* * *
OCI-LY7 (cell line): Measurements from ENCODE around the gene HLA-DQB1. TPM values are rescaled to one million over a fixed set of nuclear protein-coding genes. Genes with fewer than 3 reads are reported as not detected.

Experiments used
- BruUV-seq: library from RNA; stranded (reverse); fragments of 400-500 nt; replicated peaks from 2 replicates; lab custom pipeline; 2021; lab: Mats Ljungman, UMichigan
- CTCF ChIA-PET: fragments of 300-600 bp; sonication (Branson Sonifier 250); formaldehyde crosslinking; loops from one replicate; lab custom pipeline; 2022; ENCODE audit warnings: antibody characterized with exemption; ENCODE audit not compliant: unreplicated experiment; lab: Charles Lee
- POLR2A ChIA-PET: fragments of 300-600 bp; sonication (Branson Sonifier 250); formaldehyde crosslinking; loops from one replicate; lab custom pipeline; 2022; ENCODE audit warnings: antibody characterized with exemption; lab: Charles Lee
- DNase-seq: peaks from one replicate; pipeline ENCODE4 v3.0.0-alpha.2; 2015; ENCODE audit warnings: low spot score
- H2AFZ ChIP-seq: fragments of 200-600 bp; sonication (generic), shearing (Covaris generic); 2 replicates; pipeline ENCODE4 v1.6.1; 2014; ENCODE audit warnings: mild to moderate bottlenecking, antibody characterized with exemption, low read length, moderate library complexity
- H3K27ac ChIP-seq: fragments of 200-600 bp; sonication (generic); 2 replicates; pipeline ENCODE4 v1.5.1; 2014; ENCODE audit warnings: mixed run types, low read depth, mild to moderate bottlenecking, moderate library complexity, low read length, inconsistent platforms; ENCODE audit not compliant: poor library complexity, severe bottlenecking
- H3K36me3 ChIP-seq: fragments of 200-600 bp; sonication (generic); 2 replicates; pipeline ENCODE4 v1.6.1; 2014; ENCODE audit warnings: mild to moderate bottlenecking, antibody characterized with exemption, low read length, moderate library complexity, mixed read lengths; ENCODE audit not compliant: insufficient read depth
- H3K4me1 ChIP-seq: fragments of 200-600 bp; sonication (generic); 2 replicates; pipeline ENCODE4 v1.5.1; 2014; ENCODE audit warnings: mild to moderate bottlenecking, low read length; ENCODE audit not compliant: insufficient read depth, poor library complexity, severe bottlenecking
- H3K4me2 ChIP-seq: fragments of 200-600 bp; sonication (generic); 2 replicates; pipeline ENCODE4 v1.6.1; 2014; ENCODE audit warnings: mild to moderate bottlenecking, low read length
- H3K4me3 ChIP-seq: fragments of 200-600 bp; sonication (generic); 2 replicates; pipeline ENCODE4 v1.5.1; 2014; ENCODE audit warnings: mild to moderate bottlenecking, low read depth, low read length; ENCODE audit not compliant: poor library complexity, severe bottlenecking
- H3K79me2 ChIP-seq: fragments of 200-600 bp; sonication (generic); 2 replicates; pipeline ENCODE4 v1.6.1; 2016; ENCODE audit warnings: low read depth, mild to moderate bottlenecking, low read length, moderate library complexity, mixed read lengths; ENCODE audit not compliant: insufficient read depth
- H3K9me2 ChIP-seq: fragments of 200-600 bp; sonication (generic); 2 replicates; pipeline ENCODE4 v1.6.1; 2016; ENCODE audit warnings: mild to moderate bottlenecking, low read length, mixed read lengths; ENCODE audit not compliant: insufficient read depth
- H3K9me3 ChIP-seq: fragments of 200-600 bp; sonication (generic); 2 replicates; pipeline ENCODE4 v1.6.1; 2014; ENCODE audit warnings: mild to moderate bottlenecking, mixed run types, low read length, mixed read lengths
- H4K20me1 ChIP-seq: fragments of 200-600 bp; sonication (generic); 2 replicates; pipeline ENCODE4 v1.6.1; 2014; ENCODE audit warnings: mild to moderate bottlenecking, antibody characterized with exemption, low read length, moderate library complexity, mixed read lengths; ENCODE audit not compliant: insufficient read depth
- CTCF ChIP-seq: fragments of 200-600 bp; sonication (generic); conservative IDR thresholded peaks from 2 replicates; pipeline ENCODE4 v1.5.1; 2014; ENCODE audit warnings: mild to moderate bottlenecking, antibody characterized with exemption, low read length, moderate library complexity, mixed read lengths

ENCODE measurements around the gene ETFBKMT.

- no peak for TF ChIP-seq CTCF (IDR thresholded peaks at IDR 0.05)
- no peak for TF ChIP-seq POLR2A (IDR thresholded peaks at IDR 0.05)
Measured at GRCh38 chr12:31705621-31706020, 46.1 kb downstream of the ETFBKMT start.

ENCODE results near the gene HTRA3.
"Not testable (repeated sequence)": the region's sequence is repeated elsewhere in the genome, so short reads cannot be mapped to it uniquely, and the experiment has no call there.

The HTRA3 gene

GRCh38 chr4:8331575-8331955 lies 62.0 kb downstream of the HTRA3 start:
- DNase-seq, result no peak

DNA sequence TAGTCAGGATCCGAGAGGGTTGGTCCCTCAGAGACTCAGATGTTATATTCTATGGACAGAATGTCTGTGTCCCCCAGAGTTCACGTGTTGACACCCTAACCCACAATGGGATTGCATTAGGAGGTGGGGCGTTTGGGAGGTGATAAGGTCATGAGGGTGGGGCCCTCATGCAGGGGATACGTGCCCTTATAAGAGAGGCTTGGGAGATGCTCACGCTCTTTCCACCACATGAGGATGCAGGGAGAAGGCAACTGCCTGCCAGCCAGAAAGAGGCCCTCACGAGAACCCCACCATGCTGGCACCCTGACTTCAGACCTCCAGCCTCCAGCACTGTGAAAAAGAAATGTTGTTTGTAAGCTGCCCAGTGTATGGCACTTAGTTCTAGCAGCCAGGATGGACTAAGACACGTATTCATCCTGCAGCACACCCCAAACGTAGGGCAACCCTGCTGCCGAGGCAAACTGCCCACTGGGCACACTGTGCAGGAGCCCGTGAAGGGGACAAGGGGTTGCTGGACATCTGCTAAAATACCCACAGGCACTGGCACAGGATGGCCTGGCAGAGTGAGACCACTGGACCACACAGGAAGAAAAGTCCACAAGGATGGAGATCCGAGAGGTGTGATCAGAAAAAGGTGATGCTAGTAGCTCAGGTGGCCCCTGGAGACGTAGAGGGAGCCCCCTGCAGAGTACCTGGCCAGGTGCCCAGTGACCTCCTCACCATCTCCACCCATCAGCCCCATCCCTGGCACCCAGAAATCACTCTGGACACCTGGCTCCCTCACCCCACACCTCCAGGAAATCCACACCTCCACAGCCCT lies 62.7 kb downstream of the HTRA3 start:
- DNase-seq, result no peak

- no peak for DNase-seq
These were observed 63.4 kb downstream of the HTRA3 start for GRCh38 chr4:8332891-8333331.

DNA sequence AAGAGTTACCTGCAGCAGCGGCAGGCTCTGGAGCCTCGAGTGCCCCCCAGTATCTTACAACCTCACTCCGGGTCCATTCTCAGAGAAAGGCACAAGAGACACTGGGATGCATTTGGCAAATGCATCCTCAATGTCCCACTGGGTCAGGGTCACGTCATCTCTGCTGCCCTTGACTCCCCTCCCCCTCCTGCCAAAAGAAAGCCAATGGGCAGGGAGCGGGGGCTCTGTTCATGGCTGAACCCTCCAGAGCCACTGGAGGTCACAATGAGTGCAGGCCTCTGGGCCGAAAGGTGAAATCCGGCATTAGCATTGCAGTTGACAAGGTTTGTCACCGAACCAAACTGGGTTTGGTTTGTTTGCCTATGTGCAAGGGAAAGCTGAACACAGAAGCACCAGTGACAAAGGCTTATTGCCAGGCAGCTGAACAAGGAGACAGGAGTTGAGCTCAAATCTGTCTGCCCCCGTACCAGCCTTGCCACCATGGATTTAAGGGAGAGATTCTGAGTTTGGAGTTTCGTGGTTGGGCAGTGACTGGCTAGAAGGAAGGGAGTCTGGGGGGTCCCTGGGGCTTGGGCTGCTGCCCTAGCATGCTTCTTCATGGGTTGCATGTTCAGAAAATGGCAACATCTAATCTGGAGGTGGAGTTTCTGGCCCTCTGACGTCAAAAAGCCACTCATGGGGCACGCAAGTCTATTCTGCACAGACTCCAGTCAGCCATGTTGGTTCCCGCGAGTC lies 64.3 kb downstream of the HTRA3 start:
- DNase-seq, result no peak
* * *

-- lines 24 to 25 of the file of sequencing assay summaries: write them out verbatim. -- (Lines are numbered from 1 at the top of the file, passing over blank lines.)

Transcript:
The HTRA3 gene

GRCh38 chr4:8331575-8331955 lies 62.0 kb downstream of the HTRA3 start: